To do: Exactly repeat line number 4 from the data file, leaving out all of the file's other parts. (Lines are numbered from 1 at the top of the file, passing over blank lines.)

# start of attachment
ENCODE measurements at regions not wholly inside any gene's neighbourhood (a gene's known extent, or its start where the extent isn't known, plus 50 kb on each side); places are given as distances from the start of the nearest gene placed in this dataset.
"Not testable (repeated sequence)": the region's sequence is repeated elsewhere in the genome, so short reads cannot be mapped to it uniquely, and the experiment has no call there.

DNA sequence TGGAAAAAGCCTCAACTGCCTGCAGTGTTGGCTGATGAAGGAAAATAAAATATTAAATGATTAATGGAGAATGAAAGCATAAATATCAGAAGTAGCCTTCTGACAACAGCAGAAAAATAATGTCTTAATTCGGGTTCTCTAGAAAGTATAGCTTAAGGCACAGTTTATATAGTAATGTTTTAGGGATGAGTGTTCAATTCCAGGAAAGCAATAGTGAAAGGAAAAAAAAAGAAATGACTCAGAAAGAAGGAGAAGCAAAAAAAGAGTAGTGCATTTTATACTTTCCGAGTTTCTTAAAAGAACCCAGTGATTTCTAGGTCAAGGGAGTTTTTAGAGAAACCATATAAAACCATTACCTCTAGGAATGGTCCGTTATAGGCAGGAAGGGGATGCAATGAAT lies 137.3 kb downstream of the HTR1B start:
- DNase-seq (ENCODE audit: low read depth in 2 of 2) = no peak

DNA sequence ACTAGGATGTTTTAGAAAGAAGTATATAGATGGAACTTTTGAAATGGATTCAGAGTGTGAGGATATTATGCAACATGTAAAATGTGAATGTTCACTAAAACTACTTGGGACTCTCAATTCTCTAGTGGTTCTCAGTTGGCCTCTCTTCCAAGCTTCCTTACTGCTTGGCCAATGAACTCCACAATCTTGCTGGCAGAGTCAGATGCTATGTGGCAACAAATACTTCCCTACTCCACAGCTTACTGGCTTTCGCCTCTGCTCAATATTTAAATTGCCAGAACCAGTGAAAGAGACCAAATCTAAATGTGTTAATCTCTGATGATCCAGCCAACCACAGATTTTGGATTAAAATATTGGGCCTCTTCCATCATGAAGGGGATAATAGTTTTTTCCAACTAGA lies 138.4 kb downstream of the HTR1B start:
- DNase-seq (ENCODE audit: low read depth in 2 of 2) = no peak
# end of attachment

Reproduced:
- DNase-seq (ENCODE audit: low read depth in 2 of 2) = no peak